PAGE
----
Sunday, November 22, 2015

An Interview with Danny Glover

Daniel Lebern "Danny" Glover, born on July 22, 1946 is an American actor, film director and political activitst.  Glover is well known for his roles as Albert Johnson in "The Color Purple," Detective Sergeant Roger Murtaugh in the "Lethal Weapon" film series, cowboy Mal Johnson in "Silverado," Michael Harrigon in "Predator 2," corrupt cop  James McFee in "Witness," Colonel Isaac Johnson in "Shooter," detective David Tapp in "Saw," and George Knox in "Angels in the Outfield."  Glover has also appeared in amy other movies, television shows and theatrical productions.  He's also an active supporter of various humanitarian and political causes.

Glover is also a supporter of union causes, crediting that to his parents, both members of the United Postal Workers Union, while he was growing up.

In Chattanooga recently to tour the Volkswagen of American plant, I had the opportunity to sit down with him and talk about his memorable career in films.

One of the beauties of the degrees of success I’ve had, is that we can remember movies by a certain topic or gestures or lines, and I’ve had the great fortune of being in those types of movies that have memorable lines, gestures and topics.  You go from one film to the next film to the next film to the next film, and sometimes you don’t recognize the cumulative impact of a career when you see it in retrospect.  I had a guy stop me in the gym where I was working out, and he asked me about getting into films.  I told him that everything I do is, to a large extent, is to increase my capacity.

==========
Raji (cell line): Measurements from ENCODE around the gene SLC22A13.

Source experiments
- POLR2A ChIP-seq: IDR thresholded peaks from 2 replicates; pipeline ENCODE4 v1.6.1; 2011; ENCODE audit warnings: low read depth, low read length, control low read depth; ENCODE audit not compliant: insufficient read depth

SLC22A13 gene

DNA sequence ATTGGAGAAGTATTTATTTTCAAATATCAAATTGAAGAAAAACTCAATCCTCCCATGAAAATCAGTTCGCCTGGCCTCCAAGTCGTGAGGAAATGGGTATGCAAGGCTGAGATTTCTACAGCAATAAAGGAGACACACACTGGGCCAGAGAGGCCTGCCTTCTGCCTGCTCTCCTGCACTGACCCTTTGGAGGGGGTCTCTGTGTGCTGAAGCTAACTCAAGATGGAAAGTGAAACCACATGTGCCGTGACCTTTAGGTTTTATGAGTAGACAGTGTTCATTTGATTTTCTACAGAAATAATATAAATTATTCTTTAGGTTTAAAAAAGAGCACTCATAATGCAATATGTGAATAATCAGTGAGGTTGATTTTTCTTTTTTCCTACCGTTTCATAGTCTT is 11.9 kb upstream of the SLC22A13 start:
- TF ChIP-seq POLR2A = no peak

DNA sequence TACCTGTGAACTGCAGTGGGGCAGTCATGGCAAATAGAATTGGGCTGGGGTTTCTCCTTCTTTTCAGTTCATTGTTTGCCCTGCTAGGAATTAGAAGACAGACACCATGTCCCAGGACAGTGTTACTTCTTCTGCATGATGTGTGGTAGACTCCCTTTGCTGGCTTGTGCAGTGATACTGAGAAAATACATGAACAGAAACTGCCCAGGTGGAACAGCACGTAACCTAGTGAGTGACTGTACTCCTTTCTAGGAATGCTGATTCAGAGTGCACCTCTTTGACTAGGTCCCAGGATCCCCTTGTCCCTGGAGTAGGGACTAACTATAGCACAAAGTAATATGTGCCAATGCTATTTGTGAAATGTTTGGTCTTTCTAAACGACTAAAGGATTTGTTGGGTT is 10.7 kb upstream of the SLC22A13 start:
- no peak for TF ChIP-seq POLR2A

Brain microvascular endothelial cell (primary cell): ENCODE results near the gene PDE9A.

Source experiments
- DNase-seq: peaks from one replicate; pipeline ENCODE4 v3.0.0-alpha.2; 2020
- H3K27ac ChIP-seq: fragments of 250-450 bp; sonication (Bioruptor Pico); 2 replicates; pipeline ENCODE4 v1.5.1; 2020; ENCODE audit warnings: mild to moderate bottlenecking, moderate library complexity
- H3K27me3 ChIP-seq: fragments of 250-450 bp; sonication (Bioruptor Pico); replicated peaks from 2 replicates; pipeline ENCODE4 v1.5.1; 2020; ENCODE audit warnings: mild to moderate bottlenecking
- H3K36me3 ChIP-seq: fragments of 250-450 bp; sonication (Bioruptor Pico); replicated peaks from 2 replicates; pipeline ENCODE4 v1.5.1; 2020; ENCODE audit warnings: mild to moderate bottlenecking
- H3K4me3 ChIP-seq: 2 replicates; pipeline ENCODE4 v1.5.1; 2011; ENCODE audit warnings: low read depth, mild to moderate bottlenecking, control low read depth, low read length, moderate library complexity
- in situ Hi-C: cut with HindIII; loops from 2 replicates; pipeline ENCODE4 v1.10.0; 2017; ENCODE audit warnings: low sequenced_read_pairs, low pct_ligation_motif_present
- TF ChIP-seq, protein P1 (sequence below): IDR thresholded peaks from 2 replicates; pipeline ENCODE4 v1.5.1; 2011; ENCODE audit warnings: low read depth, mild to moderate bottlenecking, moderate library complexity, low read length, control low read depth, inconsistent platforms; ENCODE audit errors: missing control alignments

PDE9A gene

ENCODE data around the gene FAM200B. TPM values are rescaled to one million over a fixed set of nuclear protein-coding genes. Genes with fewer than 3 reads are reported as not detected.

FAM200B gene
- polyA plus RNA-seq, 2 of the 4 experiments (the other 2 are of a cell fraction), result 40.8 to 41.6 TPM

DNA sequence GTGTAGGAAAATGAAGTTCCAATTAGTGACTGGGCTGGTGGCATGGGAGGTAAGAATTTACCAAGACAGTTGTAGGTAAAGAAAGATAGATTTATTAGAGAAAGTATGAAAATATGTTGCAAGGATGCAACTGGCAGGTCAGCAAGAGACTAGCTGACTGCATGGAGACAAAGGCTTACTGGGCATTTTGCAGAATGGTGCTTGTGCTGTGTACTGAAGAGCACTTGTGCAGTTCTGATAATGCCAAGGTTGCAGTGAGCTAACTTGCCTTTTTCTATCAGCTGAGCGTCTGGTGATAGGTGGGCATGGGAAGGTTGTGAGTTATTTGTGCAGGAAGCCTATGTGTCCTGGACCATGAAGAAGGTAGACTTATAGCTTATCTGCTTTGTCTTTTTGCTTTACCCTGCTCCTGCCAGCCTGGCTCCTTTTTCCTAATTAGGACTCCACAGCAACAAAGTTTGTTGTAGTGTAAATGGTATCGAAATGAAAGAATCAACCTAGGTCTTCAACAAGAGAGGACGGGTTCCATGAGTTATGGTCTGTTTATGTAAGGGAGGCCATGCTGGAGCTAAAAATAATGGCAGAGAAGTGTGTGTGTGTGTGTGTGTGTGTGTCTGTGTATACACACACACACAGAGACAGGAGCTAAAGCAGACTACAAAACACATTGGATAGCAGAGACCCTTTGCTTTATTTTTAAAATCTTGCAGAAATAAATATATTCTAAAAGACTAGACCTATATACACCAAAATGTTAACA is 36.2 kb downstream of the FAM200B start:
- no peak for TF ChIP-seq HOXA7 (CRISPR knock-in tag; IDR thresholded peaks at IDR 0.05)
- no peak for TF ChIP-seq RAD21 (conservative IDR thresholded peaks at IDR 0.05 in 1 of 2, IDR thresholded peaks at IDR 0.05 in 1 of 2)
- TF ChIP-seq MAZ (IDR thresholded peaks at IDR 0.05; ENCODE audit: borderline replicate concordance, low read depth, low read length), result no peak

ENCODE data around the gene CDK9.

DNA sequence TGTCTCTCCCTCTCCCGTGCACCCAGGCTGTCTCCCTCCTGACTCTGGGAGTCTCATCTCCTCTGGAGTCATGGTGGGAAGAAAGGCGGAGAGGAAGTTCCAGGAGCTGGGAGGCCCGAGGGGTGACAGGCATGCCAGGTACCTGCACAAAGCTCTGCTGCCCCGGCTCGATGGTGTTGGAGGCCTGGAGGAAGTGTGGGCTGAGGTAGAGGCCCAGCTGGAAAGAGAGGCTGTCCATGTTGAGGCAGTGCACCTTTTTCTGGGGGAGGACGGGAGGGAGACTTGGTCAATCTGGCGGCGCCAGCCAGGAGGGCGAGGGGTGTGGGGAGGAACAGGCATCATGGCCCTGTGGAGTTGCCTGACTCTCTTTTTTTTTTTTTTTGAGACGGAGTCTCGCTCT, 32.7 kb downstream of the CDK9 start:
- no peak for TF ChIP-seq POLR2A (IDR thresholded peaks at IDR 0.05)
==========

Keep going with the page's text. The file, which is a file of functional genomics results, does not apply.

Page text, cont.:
I also told him the cumulative impact of what I’ve done allows me to get into a particular state of mind and focus within a process of doing a film, within the work methodology of doing a film.  I didn’t just develop that overnight, it’s a process, and I realize that each film is a testimony to my own growth, to my own development, my own development, my own understanding about what I’ve done.  I think it’s a metaphor for life in a way, the level you live life, the better you get at living life.

Are you a method actor?

You want to call it method acting, but I call it “emersion acting.”  I’ve studied the great theories about acting, and sometimes you read something and starting thinking, I do that organically, I don’t have a name for it, but organically that’s where I go.